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Inspection report

Date of Inspection: 3, 14 January 2013
Date of Publication: 7 February 2013
Inspection Report published 7 February 2013 PDF

People should get safe and appropriate care that meets their needs and supports their rights (outcome 4)

Meeting this standard

We checked that people who use this service

  • Experience effective, safe and appropriate care, treatment and support that meets their needs and protects their rights.

How this check was done

We looked at the personal care or treatment records of people who use the service, carried out a visit on 3 January 2013 and 14 January 2013, observed how people were being cared for and talked with people who use the service. We talked with staff.

Our judgement

Before people received any care or treatment they were asked for their consent and the provider acted in accordance with their wishes.

Reasons for our judgement

Care and treatment was planned and delivered in a way that was intended to ensure people’s safety and welfare.

We reviewed the provider's paper records for 12 people who had used the service. These were supplemented by electronic records completed by the clinicians providing the treatment or series of treatments. We found that in addition to the consent forms, a client registration form had been completed for each new person using the service, either in hard copy or entered on to the electronic record. This was designed to gather people's background medical history, highlight any known allergies and identify any contra-indications to the treatment proposed. Within the files there was evidence that where appropriate the doctor had referred the care of the patient on to other healthcare professionals, for example to a consultant dermatologist. We also saw that histology reports on tissue samples submitted for analysis following skin procedures had been recorded and acted on in a timely manner.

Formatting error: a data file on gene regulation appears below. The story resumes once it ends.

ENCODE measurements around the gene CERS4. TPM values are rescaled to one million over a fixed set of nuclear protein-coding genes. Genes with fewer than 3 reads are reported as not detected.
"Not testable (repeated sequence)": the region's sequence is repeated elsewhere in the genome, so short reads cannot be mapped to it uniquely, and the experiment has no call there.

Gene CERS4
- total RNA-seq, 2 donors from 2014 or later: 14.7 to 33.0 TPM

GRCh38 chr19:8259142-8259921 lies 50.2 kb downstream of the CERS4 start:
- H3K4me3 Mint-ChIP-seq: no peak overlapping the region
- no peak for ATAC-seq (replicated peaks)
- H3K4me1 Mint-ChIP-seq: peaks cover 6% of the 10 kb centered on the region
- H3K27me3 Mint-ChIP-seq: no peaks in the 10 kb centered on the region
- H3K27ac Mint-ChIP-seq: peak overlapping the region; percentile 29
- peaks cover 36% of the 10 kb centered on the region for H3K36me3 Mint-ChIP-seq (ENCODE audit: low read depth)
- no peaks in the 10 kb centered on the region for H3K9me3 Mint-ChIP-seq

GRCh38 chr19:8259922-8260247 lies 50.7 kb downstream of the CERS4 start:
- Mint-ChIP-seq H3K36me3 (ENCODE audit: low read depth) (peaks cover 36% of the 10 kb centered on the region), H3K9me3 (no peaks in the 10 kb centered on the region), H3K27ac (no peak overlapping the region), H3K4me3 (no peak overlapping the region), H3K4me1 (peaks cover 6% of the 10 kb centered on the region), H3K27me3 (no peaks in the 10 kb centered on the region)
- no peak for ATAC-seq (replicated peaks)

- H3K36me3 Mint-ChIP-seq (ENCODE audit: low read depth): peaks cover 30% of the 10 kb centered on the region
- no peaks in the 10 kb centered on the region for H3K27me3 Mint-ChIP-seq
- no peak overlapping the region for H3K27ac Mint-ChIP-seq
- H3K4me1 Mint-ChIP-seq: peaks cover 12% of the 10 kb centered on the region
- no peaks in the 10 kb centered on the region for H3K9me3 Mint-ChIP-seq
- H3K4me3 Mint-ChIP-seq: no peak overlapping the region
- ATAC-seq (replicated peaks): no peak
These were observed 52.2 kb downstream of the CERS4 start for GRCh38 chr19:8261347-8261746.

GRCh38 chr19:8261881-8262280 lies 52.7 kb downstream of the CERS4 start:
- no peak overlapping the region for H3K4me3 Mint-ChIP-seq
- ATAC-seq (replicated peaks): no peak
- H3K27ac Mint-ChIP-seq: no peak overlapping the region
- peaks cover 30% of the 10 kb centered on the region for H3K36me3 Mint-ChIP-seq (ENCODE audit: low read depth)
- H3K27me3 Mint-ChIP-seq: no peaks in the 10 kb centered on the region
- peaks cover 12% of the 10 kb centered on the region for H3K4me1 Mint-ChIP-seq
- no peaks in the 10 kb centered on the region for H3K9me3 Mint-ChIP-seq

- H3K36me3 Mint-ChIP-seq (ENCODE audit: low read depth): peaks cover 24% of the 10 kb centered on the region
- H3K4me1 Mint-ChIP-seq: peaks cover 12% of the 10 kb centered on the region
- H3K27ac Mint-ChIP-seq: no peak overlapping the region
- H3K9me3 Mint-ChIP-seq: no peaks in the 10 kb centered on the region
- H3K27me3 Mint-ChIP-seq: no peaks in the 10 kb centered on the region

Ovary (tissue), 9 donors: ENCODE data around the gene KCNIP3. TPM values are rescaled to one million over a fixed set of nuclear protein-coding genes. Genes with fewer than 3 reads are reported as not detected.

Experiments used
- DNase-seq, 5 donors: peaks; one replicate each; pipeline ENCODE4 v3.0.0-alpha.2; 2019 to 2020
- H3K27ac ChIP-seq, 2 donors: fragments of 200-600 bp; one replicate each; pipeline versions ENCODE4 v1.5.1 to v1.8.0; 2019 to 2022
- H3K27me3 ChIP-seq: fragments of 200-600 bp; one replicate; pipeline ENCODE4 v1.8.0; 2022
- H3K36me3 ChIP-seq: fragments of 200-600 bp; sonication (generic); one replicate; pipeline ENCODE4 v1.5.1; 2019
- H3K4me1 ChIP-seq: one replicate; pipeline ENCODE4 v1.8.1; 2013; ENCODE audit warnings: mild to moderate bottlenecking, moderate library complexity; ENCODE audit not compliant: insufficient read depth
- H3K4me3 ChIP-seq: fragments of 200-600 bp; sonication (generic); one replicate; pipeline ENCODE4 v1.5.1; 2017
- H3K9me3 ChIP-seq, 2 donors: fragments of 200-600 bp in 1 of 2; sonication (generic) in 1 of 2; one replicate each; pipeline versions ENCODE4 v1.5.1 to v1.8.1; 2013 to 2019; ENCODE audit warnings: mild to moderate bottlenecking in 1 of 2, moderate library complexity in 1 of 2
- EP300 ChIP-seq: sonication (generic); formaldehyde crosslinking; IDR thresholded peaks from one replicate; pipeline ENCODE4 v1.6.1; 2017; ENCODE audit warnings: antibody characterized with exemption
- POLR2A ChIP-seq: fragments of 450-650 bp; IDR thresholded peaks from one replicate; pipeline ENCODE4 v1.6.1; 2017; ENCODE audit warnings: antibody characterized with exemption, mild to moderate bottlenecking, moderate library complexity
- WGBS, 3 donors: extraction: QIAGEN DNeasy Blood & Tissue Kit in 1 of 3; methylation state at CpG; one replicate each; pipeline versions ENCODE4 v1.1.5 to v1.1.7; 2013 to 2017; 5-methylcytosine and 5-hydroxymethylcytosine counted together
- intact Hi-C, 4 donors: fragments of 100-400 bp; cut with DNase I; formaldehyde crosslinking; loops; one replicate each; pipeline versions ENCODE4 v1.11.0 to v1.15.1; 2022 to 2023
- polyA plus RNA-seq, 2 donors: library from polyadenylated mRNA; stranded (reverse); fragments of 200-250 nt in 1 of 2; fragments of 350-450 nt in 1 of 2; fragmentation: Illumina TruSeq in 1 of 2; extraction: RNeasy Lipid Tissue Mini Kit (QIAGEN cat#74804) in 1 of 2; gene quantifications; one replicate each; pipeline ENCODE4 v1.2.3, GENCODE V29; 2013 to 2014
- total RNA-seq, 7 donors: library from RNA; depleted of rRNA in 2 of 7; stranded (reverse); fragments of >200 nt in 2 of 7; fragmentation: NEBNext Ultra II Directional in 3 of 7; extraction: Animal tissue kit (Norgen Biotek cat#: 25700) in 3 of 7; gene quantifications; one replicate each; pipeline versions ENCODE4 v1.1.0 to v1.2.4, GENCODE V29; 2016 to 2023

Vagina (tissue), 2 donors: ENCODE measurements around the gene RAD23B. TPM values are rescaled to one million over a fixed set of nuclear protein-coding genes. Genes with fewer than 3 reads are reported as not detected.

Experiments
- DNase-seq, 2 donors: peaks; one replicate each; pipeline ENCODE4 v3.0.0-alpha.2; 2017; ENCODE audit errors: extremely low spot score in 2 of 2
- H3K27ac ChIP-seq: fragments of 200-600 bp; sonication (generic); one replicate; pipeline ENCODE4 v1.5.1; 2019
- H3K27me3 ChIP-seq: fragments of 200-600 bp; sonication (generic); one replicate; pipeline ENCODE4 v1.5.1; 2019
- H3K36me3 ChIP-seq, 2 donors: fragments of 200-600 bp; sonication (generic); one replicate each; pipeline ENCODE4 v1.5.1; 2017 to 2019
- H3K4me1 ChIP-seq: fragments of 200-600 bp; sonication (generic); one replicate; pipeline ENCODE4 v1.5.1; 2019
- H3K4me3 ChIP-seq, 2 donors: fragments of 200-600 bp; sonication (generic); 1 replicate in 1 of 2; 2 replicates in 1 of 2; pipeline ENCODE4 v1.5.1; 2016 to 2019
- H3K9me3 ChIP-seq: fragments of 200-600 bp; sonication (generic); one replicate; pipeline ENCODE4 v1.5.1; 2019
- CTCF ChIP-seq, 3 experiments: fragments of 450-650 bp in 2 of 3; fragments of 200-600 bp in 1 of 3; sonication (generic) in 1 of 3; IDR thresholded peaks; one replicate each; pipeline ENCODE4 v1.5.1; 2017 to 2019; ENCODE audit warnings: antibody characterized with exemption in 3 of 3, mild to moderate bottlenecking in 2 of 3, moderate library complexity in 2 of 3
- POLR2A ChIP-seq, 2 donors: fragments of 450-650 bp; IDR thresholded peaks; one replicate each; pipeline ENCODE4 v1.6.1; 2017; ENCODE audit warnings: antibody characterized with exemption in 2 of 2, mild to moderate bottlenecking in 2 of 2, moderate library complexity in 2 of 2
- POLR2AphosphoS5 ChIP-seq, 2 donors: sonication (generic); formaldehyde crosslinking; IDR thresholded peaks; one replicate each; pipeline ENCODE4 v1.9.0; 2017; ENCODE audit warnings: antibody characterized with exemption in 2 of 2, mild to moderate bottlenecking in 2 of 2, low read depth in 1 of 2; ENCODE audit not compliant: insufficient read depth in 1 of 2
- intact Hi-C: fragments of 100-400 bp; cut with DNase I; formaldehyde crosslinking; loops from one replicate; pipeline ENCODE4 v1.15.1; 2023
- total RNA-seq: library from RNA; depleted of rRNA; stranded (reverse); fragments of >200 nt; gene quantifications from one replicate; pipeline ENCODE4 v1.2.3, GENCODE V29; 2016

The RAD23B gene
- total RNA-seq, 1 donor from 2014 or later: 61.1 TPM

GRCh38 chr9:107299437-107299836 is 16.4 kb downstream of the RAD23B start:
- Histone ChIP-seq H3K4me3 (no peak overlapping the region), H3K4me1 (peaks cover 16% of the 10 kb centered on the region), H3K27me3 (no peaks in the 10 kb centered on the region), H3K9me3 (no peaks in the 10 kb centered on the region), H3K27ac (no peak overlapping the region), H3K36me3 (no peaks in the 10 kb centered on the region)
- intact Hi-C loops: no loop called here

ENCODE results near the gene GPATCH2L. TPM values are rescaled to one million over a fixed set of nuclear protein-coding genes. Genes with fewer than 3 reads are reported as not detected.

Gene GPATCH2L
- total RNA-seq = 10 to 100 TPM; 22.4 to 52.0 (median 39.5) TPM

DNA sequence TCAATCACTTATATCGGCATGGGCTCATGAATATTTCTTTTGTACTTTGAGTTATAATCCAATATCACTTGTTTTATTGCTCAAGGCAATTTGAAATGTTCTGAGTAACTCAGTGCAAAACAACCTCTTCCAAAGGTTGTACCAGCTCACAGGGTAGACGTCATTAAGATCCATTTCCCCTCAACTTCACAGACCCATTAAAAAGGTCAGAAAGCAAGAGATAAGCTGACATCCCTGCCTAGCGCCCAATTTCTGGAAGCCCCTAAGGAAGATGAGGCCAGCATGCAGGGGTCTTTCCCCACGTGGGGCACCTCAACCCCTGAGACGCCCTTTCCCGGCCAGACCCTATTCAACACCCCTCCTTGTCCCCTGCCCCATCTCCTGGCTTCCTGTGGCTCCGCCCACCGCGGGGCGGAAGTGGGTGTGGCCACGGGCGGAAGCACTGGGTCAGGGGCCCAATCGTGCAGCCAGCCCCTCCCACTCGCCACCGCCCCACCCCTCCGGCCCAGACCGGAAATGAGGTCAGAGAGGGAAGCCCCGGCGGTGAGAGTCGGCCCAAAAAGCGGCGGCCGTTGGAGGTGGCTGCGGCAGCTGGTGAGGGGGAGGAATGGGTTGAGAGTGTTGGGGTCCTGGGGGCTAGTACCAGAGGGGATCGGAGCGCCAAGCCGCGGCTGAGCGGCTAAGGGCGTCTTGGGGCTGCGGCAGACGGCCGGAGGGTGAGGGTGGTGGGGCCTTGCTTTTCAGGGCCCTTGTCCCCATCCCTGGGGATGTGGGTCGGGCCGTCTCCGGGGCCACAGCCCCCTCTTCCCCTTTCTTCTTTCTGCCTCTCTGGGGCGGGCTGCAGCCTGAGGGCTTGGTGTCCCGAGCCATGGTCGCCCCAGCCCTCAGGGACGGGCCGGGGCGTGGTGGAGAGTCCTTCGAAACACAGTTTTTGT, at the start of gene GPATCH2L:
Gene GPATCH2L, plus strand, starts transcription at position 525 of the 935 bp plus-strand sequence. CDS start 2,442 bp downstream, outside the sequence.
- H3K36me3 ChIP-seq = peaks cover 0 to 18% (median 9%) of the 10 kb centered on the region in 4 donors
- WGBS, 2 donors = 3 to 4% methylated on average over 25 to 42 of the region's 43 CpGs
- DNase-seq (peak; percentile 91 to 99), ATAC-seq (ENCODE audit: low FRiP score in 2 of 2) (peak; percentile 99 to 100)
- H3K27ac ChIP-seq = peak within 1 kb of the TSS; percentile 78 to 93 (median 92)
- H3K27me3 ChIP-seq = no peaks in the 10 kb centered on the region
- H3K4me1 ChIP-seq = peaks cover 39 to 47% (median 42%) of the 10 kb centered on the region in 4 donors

We found that the provider did not have a written chaperone policy and people we spoke to told us that they were unaware that they could request a chaperone. The staff we spoke to however were clear that anyone using the service could request a chaperone, that it did happen and that the doctor often asked for this. The provider might like to consider whether it provides a notice advising people of this service.

There were arrangements in place to deal with foreseeable emergencies. The provider had a supply of emergency drugs available and oxygen. The staff confirmed that the doctor would use these in an emergency if required. However if a doctor was not on the premises then the staff would call immediately for an ambulance. In the event that the staff member needed to close the building in order to accompany a person to hospital, a further procedure was in place. This involved the staff member collecting a 'grab bag' containing helpful information for dealing with the situation before locking and leaving the premises.